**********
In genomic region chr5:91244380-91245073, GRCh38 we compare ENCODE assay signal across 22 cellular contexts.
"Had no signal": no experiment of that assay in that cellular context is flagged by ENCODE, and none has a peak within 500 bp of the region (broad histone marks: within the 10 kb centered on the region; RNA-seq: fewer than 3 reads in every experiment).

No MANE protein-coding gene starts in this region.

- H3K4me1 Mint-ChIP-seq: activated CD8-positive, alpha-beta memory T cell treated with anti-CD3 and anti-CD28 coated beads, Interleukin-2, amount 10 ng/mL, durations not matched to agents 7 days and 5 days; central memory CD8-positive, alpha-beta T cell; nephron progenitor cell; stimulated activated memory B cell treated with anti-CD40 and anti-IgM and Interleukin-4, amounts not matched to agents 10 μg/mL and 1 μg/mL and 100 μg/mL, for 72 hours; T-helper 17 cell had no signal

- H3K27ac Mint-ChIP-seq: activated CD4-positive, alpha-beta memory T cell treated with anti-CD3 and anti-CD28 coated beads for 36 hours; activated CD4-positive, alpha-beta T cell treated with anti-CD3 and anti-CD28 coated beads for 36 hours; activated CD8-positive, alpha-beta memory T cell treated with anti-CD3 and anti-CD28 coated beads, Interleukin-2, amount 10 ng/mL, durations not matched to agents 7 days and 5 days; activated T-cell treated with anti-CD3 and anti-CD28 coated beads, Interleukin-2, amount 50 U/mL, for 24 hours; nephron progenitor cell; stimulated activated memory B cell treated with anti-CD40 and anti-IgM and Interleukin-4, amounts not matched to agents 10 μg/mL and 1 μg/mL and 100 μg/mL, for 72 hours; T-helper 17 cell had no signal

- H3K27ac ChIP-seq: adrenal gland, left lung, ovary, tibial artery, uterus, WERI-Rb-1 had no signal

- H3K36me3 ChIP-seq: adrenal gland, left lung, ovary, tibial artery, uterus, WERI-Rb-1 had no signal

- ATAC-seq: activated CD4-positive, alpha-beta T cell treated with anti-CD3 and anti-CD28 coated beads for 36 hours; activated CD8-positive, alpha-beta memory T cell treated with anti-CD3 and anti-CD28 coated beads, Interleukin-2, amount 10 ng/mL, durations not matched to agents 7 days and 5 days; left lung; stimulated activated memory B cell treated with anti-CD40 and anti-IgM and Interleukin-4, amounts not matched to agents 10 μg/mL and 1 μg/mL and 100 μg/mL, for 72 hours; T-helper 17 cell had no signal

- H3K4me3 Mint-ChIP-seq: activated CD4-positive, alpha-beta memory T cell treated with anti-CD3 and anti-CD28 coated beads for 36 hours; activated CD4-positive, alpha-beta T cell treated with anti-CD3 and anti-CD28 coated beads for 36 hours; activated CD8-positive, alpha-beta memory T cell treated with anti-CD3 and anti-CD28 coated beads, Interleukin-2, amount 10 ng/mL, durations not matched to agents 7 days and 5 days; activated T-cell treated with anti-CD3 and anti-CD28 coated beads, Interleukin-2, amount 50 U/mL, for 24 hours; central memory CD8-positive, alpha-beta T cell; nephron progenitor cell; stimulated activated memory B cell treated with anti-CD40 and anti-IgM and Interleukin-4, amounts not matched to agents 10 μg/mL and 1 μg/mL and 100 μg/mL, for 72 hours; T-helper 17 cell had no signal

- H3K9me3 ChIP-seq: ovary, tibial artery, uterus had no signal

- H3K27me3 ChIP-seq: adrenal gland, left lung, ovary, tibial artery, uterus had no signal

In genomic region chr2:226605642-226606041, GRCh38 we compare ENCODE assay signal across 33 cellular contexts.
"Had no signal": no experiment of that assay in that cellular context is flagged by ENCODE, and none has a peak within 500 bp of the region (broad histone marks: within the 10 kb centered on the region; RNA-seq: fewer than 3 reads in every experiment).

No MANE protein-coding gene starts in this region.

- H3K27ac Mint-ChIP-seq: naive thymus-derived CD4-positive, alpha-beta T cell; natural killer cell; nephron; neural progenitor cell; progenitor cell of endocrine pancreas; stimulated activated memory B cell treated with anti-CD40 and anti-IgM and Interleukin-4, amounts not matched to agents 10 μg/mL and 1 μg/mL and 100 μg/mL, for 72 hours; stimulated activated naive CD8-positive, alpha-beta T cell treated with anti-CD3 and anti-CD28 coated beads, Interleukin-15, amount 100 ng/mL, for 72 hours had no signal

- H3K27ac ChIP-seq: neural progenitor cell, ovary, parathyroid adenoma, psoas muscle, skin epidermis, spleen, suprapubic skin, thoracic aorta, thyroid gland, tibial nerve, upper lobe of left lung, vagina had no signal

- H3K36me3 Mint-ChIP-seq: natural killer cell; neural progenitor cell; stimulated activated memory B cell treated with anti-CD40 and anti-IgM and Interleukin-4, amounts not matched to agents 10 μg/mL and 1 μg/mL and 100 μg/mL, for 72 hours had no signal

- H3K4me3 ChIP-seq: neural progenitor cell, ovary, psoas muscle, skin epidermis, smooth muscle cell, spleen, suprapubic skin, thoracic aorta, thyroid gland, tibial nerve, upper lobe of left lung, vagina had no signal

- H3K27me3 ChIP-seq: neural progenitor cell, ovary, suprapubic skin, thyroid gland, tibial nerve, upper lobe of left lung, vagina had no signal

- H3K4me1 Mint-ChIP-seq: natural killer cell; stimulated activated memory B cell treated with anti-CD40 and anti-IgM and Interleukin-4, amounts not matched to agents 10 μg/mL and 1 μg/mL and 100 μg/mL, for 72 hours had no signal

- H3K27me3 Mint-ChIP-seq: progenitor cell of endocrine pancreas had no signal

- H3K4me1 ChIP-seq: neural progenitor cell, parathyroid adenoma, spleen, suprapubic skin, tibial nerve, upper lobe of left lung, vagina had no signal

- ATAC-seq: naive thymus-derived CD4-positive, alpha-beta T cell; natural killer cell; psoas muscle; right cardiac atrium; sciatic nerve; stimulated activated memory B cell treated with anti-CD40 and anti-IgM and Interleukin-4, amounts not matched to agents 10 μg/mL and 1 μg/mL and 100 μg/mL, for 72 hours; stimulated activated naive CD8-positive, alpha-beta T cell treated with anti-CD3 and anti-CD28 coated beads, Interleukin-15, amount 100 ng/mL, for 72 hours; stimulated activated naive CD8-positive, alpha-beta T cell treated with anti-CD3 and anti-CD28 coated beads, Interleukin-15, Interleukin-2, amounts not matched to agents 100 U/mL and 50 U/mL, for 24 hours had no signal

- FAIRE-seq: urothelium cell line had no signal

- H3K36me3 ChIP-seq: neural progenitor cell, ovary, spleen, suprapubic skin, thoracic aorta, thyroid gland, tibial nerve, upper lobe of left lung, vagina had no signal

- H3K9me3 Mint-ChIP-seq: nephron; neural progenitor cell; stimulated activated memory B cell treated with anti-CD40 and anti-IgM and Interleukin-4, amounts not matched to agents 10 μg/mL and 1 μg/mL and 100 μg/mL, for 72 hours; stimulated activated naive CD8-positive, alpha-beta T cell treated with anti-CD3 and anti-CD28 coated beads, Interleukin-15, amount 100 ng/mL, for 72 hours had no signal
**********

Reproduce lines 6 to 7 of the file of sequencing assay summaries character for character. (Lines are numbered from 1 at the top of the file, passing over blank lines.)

- H3K27ac ChIP-seq: adrenal gland, left lung, ovary, tibial artery, uterus, WERI-Rb-1 had no signal

- H3K36me3 ChIP-seq: adrenal gland, left lung, ovary, tibial artery, uterus, WERI-Rb-1 had no signal